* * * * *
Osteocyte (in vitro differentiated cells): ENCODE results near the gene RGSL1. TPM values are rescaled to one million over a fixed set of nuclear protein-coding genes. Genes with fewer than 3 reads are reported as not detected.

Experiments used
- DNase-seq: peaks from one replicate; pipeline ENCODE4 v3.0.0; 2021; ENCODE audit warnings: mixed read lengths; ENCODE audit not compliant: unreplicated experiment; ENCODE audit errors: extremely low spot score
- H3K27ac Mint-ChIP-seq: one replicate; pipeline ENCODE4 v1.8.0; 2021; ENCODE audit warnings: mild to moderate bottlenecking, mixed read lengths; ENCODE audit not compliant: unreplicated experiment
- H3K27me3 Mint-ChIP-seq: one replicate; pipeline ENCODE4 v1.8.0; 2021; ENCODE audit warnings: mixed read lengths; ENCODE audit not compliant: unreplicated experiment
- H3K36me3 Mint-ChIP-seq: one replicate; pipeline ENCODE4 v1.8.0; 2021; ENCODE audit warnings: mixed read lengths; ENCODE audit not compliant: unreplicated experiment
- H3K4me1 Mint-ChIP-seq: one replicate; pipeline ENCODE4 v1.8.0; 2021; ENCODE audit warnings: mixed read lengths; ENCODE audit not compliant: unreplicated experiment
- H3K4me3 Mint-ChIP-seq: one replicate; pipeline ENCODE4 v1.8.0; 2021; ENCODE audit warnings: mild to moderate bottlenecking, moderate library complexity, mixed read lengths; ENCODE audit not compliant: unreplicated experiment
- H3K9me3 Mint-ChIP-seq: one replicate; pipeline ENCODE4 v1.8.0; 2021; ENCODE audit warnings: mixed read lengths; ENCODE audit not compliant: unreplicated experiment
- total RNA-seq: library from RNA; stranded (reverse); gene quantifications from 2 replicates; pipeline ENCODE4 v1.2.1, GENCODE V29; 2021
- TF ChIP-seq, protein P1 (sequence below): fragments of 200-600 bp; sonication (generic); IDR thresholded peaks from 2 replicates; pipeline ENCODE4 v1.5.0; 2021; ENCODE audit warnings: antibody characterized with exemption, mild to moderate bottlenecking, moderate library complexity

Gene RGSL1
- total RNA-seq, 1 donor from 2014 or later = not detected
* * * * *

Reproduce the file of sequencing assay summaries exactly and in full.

Osteocyte (in vitro differentiated cells): ENCODE results near the gene RGSL1. TPM values are rescaled to one million over a fixed set of nuclear protein-coding genes. Genes with fewer than 3 reads are reported as not detected.

Experiments used
- DNase-seq: peaks from one replicate; pipeline ENCODE4 v3.0.0; 2021; ENCODE audit warnings: mixed read lengths; ENCODE audit not compliant: unreplicated experiment; ENCODE audit errors: extremely low spot score
- H3K27ac Mint-ChIP-seq: one replicate; pipeline ENCODE4 v1.8.0; 2021; ENCODE audit warnings: mild to moderate bottlenecking, mixed read lengths; ENCODE audit not compliant: unreplicated experiment
- H3K27me3 Mint-ChIP-seq: one replicate; pipeline ENCODE4 v1.8.0; 2021; ENCODE audit warnings: mixed read lengths; ENCODE audit not compliant: unreplicated experiment
- H3K36me3 Mint-ChIP-seq: one replicate; pipeline ENCODE4 v1.8.0; 2021; ENCODE audit warnings: mixed read lengths; ENCODE audit not compliant: unreplicated experiment
- H3K4me1 Mint-ChIP-seq: one replicate; pipeline ENCODE4 v1.8.0; 2021; ENCODE audit warnings: mixed read lengths; ENCODE audit not compliant: unreplicated experiment
- H3K4me3 Mint-ChIP-seq: one replicate; pipeline ENCODE4 v1.8.0; 2021; ENCODE audit warnings: mild to moderate bottlenecking, moderate library complexity, mixed read lengths; ENCODE audit not compliant: unreplicated experiment
- H3K9me3 Mint-ChIP-seq: one replicate; pipeline ENCODE4 v1.8.0; 2021; ENCODE audit warnings: mixed read lengths; ENCODE audit not compliant: unreplicated experiment
- total RNA-seq: library from RNA; stranded (reverse); gene quantifications from 2 replicates; pipeline ENCODE4 v1.2.1, GENCODE V29; 2021
- TF ChIP-seq, protein P1 (sequence below): fragments of 200-600 bp; sonication (generic); IDR thresholded peaks from 2 replicates; pipeline ENCODE4 v1.5.0; 2021; ENCODE audit warnings: antibody characterized with exemption, mild to moderate bottlenecking, moderate library complexity

Gene RGSL1
- total RNA-seq, 1 donor from 2014 or later = not detected